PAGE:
As for designs, many were available from the manufacturer.  On the LIRR, each punch cut was unique so that a specific individual could be identified by the design of the punch cut in a ticket.  (Of course, the V cut was generic.) Brad Phillips

 


LIRR dual punch 1950's.
 

LIRR - CFR Form 279  4/06/1963 1st Train to Babylon Temporary Station Archive/Info: Brad Phillips

An example of a V cut cash fare receipt (CFR) if the
“Other than Train Check” block is punched (above). 

More Cash Fare Receipts (CFR) Info

This is a pre-1950s LIRR punch in its holster and a tag showing the specific trainman/conductor punch cut design.

No two were alike in use at the same time as the punch cut designs were unique to identify employees. A trainman/conductor's punch was like a bank tellers teller stamp.   Dave Keller


A school commutation ticket illustrates the variety of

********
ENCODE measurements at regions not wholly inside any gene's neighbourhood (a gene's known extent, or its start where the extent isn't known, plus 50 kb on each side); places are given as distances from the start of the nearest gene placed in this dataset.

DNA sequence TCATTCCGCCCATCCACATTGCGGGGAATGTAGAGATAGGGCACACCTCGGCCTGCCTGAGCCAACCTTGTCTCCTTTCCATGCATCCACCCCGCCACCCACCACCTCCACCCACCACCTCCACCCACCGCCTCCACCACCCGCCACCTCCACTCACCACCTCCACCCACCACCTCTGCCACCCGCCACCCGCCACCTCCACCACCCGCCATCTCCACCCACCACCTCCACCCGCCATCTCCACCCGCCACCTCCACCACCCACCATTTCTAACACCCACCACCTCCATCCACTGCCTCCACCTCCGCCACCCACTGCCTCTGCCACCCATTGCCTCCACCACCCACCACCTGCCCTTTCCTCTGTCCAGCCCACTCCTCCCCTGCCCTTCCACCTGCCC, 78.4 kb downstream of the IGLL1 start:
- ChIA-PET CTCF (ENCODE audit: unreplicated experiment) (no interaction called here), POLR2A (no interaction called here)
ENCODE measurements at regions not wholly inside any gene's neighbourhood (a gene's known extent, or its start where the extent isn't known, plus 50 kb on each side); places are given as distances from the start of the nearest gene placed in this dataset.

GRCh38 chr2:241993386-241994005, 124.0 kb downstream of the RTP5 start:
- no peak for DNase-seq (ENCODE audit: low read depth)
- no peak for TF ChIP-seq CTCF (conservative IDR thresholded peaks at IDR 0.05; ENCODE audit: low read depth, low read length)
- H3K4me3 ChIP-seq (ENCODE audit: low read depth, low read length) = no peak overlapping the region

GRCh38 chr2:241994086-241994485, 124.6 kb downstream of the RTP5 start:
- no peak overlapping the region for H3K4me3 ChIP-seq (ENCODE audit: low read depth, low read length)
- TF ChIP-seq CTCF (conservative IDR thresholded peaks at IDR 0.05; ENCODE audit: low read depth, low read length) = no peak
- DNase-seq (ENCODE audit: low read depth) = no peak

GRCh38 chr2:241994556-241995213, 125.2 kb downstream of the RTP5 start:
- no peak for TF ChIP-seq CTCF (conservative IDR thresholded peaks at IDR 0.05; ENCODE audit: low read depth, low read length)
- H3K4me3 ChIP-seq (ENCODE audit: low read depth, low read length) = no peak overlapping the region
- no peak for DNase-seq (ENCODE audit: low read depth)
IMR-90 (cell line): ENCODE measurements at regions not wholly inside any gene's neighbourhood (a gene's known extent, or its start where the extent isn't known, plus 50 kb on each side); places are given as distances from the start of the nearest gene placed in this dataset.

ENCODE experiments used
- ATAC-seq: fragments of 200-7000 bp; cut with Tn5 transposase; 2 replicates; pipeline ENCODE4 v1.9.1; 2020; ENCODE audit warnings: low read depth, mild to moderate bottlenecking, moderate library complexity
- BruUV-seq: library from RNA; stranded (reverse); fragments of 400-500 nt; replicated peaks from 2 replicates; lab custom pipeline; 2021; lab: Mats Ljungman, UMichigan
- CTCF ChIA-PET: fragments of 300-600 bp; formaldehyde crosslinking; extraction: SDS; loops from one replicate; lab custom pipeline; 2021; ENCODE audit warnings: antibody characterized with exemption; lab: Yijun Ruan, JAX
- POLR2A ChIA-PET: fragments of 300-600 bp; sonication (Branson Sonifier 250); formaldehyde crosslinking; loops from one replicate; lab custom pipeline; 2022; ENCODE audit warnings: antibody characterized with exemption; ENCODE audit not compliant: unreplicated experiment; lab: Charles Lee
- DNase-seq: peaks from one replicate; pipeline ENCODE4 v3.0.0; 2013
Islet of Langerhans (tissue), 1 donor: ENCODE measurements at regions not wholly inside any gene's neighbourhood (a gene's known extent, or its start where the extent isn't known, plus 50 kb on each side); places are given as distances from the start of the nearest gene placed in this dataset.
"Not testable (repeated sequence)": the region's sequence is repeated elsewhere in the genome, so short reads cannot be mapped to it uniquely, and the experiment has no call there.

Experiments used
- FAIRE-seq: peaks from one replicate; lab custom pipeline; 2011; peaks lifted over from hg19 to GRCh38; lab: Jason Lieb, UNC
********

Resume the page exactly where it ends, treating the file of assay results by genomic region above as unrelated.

typical conductor punch out designs. Archive: Brad Phillips


The punch serial number on one handle and "LI" on the other handle.


 Pre-1950s LIRR punch side view.

Photos/Archive: Dave Keller

 

Photo-tickets-abolished_Newsday-5-06-1954_Morrison.jpg (93757 bytes)
Punch Type Tickets Back - Newsday 5/06/1954 
Archive: Dave Morrison
Punch-Type-Tickets-Back_LIRR-Publicity-Dept_NY-Times_5-07-1954_Morrison.jpg (265979 bytes)
LIRR Punch Type Tickets are back - LIRR Publicity Dept, 
NY Times 5/07/1954 Archive: Dave Morrison  

 

 

 

LIRR DATER STAMPERS
LIRR--Dater-Stamper.jpg (70296 bytes)
Aurora Dater Stamper c. 1960
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Aurora Dater Stamper- Die Wheel  c.1960
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The lettering "Long Island Stamp" on the side was the company that they were purchased from, not the manufacture. It does not indicate that the dater was used on the LIRR or in the Jamaica ticket.

 In my years of hanging around and eventually working at Jamaica ticket, I don’t recall ever seeing this style of dater being used. It’s POSSIBLE that such a machine was used in Jamaica prior to 1960 of course. I have several LIRR dies that fit this style of machine but they’re very old and are from line stations.' Brad Phillips

This was an old Aurora model used up until the late 70's/80's. Then we used a dater made by Ajax that was a piece of crap and went to one made by Cosmo. The problem with the Auroras was the year wheel couldn't go high enough and they had to be replaced. Kevin Fehn